Being a Great Houseguest

Making sure your hosts to want you to come back again

'Tis the season for entertaining and travel and so it's a great time to refresh the fundamentals of being a good houseguest, nearly none of which apply if you're crashing with family (Sorry, grandparents!). But for others who may be hosting you and, more importantly, your kids, there are some considerations to keep in mind. Having recently experienced a painful, seemingly never-ending weekend hosting a family of guests, I offer up these tips from first-hand experience.

  • When and for how long. If nothing else, let's be clear about these two things. When traveling with kids, open-ended trips are rare, but do your host the courtesy of letting them know when you'll arrive and, most importantly, when you'll leave.
  • Linens and things. Unless you're planning to visit a friend who lives in the wild without running water, assume you'll have access to linens. In this modern day of in-home washers and dryers, your host is likely happy to offer you your own pillow and set of bath linens. Just be sure not to toss the wet towels on the bed, on the floor, in the corner - or worse. Ask about stripping beds at the end of your stay, and even offer to do the laundry, but be mindful if your host would prefer to do it him or herself.
  • Food. The battle lines are often drawn on this topic, and there's plenty of ground to cover. So here goes: if your kids have "eating issues", bring or buy your own supply of their staples; if you plan to dine with the hosts for a few days, offer to cook a meal or treat the group to a meal out. if you eat the last one of something, replace it, and lastly, always thank the chef.
  • Mum is the word. Hosts offer up their homes and with it, a brief look into their personal lives. This is not an opportunity for you to offer unsolicited advice on child-rearing, cooking, cleaning, marital bliss, career counseling or pet discipline.
  • Clean up. Offer to the do the dishes. And I don't mean the "faux" offer wherein you get up from your seat after the table has been cleared and the dishwasher is loaded. If your husband has coated the sink with toothpaste backwash... your son has wrapped an entire roll of Scotch tape around the leg of the dining table... or if you've noticed your daughter's obsession with coloring in the pages in your host's beloved books - clean it up, unravel it, or apologize before throwing something out. Just don't hide it - you don't live there, and when you leave the folks that DO live there WILL find it.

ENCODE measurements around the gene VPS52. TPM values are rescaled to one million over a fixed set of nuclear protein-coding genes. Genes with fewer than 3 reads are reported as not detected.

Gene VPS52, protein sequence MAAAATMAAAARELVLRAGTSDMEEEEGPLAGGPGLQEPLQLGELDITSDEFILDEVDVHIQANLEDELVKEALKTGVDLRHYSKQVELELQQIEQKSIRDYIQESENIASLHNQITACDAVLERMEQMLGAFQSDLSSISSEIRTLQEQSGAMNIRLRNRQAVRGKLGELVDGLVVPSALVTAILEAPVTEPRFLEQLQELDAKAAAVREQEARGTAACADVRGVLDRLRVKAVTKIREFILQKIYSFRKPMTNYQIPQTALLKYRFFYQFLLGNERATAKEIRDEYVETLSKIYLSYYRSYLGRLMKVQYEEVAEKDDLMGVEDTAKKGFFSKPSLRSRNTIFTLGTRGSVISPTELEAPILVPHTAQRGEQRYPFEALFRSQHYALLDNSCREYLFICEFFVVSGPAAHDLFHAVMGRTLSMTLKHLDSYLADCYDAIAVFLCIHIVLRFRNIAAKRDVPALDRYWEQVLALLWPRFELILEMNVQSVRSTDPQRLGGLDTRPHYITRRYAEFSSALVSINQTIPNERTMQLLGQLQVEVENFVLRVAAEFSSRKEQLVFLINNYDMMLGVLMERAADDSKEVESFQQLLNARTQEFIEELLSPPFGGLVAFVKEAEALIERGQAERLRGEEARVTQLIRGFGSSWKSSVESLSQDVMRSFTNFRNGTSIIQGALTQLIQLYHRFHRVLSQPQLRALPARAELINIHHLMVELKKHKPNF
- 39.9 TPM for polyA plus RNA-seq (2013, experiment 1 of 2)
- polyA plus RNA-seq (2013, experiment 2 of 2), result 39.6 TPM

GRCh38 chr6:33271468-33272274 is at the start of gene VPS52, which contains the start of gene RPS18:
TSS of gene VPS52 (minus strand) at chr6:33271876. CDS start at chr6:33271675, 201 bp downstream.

• Take a minute to plan. Oh to visit a place where your hosts put hours of endless thought into your stay and constant entertainment! Those of us without a local concierge are on our own. Remember this is your family and you know what makes them tick better than anyone. So take some time to plan your trip and include some activities that will help fight the boredom bug - we know that idle minds can be unpredictable in unchartered territories. For example, visiting a prairie dog reserve during holiday celebrations in Oklahoma might seem mundane, if not painful, to a grown up... but it could be - and was! - the best moment of the entire trip for a curious young mind.
  • Plan some separate time. No matter how enchanted your hosts are to have you, consider planning some time when you do separate things with your family - even if it's for an afternoon. Everyone will appreciate the little break, and there will be new experiences to share at the end of it.
  • The thank you. Arguably, the most important part of your visit. The "thank you" or hostess gift can be bestowed upon arrival at a party or following a great stay with friends or family. The gift should be a true expression of your time together - perhaps a memento of a shared laugh or moment - and is the simplest way to demonstrate that you were raised well.

Remember, being a guest in someone's home is an honor. Leaving it in one piece is a responsibility.

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